Planning For Future Lake Cleanups Should Be Happening Now

It is about time that Burtis Bay is cleaned up.

Nearly 3,000 feet of shoreline in the Ellicott bay will finally have rotting weeds removed after several stops and starts to the process over the last six months. A cleanup was to have begun in November, but the onset of winter weather made the job nearly impossible.

Then, a cleanup earlier this spring was delayed because of concerns about regarding what equipment could be used and how the biomass would be tackled from both land and water had been shared by the CLA and other parties. Outsourcing excavation work had been considered before various lake stakeholders were brought together by the county. The Chautauqua Lake Association remains the main contractor for the cleanup, but Borrello has helped bring the resources of the county, town of Ellicott, village of Celoron, Chautauqua Lake and Watershed Management Alliance, state Department of Environmental Conservation and Jamestown Board of Public Utilities to the project as well. Without all of those partners, Burtis Bay may have remained a mess until the weeds finally rotted away on their own.

Once again, county officials have stepped in to piece together a plan for the lake — leading one to wonder where the lake would be without the efforts of County Executive George Borrello to lead these processes. The chances are good that Borrello won’t always be stationed in his Mayville office to lead these efforts.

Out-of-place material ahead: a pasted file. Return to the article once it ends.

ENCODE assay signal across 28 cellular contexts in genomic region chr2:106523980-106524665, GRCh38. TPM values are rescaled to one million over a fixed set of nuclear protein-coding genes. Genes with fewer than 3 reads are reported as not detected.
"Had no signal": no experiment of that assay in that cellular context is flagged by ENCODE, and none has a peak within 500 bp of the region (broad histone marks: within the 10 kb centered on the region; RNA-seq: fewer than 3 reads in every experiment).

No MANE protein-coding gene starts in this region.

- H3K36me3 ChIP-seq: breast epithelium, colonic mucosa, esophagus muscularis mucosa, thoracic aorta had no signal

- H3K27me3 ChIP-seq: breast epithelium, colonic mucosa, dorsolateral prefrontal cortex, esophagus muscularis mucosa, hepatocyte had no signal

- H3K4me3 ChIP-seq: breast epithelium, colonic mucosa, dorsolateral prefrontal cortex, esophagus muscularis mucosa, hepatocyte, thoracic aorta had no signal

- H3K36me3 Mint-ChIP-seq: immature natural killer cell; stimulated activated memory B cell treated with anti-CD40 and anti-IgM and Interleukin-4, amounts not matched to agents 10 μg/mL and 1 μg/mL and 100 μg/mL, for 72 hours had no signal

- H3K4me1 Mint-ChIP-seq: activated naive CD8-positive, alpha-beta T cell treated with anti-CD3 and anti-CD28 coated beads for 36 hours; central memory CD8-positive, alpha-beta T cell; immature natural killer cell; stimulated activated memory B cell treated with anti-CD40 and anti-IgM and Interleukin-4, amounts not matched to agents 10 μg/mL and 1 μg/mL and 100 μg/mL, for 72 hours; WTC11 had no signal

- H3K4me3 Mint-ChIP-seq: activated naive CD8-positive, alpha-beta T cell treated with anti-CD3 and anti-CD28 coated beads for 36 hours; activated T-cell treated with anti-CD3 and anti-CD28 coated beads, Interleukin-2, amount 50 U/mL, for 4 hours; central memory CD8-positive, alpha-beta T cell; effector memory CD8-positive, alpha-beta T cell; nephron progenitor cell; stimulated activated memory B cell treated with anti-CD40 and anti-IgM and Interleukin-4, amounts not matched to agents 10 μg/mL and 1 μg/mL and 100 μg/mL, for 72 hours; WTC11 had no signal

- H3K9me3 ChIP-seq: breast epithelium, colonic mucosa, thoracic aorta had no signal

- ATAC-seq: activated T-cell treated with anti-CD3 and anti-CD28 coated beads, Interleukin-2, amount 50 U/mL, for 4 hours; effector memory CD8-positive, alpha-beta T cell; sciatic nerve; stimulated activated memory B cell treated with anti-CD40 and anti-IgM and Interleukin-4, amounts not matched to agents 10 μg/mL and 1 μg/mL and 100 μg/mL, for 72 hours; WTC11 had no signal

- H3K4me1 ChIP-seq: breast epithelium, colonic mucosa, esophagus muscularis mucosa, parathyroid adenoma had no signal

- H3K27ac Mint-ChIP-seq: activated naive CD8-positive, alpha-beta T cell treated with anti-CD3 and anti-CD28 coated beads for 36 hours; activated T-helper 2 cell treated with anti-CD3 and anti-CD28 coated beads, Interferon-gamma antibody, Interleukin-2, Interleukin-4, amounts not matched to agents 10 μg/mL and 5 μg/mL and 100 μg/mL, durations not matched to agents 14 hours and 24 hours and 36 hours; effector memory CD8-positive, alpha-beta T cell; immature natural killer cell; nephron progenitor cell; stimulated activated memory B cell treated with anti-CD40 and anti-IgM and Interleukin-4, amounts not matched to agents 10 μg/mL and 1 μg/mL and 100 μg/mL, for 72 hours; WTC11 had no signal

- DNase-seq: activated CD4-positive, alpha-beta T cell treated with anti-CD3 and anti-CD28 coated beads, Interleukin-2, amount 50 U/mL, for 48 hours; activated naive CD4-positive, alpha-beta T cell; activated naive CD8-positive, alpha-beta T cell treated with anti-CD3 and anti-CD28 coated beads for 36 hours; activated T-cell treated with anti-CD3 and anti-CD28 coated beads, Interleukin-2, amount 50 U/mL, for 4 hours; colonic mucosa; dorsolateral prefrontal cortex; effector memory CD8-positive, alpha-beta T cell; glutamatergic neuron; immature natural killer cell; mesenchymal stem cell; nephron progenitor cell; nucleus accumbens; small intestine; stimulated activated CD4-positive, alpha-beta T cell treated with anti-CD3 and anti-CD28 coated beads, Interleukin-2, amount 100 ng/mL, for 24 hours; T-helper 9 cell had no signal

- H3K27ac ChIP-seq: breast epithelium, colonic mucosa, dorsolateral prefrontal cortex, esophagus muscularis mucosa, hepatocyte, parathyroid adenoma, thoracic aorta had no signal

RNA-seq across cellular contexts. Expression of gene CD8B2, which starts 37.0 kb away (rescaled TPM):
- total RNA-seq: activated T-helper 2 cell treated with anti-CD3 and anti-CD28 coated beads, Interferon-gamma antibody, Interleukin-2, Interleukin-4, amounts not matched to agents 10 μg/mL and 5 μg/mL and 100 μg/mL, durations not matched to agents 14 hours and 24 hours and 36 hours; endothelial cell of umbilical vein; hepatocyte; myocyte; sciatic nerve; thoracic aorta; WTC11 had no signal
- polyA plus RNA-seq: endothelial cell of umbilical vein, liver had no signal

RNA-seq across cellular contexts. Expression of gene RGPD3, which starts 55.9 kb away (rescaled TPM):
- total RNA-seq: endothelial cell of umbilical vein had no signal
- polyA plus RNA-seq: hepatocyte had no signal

We are starting to see a direction — thanks to the county — for how Chautauqua Lake should be maintained in the future. Part of that direction should be contingency planning so that a cleanup like this week’s Burtis Bay effort doesn’t take six months to plan and execute. It shouldn’t take this long to figure out what each agency’s capabilities are, which organization has the requisite equipment to handle certain pieces of these cleanups and what happens with the material once it is removed from the shoreline.

November’s storm was certainly a rare event, but large amounts of weeds showing up on the shores of Chautauqua Lake is not a rare occurrence. We should be planning for these types of cleanups to happen and be ready for the next time. Those who want to be part of these efforts should begin planning now to make sure the county has the necessary equipment and plans in place to mobilize much more quickly in the future.

COMMENTS